Inconvenient News,
       by smintheus

Monday, June 05, 2006

  Congressional Junkets: The Center for Public Integrity slams Congress

Oh this new report from the Center for Public Integrity should be required reading. It tracks the privately sponsored trips that members of Congress and their aides have made during the Bush administration. This is the kind of information that will make voters angry this fall. Quite angry. And unless Democrats drop the ball badly, that anger will be directed mainly at Republicans, whose corruption is fully on display here in the most tawdry way.

The bottom line? During the last five and a half years, our Representatives and Senators, and their spouses and aides, have taken over 23,000 trips sponsored privately, by corporations and other groups "with business on Capitol Hill". The total value of these trips was some $50 million. Many were to top vacation destinations, and hundreds of these trips cost in excess of $10,000.

Lawmakers are prohibited by law from accepting trips from lobbyists. The trips in question are paid for by non-lobbyists, a practice that remains legal if dubious ethically. What will voters think of these junkets?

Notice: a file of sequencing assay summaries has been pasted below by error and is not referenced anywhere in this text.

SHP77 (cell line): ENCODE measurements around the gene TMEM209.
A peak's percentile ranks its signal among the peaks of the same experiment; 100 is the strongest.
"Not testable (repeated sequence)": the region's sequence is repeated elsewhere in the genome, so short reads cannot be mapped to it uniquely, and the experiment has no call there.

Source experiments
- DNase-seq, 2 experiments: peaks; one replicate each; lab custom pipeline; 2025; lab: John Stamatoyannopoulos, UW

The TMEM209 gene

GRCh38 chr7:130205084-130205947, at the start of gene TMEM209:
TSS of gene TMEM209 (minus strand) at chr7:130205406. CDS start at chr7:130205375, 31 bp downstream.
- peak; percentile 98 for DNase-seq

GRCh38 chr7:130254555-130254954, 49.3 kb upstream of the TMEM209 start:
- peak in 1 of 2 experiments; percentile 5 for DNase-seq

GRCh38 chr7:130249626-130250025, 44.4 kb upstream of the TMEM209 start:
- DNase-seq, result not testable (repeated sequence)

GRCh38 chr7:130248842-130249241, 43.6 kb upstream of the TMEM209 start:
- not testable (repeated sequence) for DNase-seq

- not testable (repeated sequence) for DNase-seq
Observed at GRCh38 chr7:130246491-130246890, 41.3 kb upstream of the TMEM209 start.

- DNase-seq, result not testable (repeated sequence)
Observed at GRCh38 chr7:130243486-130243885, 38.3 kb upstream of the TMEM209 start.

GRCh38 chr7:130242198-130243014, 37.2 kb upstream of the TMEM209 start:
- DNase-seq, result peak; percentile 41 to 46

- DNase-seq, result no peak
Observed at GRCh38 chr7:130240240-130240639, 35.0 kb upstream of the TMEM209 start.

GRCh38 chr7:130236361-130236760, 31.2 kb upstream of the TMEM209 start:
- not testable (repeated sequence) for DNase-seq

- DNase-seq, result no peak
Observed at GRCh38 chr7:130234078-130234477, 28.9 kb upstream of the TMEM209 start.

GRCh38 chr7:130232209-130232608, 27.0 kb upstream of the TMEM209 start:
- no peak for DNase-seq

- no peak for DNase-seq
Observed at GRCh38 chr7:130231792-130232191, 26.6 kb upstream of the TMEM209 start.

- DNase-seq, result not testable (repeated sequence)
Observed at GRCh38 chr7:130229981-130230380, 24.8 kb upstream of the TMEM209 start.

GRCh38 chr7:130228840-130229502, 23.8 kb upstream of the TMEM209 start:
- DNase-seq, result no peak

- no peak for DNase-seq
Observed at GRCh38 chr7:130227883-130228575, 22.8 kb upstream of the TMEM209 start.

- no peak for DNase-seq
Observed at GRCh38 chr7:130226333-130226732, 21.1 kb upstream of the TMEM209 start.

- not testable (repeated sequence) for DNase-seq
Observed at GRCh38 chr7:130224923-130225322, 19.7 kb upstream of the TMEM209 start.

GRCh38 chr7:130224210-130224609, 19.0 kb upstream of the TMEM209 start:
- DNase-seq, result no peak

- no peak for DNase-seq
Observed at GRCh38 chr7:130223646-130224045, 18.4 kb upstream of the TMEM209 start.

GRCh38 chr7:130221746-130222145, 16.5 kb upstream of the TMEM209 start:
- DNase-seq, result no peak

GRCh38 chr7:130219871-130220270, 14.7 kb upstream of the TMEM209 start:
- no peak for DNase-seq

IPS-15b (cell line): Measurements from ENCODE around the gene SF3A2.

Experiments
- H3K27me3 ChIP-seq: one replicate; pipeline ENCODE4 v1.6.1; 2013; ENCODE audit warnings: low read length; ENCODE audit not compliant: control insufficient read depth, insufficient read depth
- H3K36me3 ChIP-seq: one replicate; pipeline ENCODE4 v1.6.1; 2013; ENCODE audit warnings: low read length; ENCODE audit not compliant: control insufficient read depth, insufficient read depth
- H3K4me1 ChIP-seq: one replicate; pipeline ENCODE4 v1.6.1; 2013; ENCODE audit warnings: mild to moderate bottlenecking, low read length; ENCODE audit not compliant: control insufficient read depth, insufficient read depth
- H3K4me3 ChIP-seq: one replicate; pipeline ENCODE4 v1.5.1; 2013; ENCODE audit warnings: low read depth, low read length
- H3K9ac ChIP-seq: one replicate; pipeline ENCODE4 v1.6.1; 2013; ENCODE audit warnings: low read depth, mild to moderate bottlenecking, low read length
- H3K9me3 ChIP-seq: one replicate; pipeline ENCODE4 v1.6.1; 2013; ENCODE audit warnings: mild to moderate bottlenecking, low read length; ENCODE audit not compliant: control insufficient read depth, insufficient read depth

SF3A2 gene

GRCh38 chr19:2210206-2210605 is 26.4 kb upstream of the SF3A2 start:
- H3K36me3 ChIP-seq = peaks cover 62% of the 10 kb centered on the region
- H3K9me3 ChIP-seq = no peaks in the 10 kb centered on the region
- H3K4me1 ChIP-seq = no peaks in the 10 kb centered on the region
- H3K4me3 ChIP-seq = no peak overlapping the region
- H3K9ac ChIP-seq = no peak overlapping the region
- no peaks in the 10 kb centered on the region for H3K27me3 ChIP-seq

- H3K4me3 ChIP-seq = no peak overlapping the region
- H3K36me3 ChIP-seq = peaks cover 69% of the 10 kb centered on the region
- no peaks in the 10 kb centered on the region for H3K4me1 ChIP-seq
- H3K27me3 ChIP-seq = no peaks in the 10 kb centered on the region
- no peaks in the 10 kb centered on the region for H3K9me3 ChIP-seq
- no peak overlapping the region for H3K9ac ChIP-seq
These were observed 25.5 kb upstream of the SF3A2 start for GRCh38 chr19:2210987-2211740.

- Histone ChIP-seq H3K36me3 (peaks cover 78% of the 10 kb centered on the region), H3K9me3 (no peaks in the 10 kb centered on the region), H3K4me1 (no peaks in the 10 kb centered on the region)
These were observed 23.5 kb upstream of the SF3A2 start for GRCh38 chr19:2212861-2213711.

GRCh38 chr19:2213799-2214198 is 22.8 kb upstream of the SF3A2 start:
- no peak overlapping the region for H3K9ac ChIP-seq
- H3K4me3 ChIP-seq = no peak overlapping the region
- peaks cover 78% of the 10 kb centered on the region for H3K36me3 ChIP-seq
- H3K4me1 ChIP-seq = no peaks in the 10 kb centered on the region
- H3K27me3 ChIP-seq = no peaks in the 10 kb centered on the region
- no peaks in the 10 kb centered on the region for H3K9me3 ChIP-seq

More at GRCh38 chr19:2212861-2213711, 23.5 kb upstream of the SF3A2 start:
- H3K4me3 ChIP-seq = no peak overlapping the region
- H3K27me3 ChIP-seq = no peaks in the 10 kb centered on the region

It looks especially bad for the Republicans, no surprise. Here is CPI's chart of the top offenders. The ten Congressmen who took the most trips (more than 200) are all Republican members of the House. And of the eleven Congressmen who accepted trips worth more than $350,000 in total, nine are Republicans.

The same page also lists the ten most expensive privately-sponsored trips, which cost in the range of $30,000. Some of these may have educational value of some sort, though most appear to be thinly disguised junkets.

Congressional ethics rules permit lawmakers and aides to take privately sponsored travel in connection with their official duties, but state that trips shouldn't be "substantially recreational in nature." Yet thousands of them approved in recent years have been to such prime vacation spots as Paris, Rome and the Colorado Rockies.

As the author of this report states...

While some of these trips might qualify as legitimate fact-finding missions, the purpose of others is less clear.

A nine-month analysis of congressional disclosure forms for travel from January 2000 through June 2005 done by the Center for Public Integrity, American Public Media and Northwestern University's Medill News Service turned up thousands of costly excursions -- at least 200 trips to Paris, 150 to Hawaii and 140 to Italy.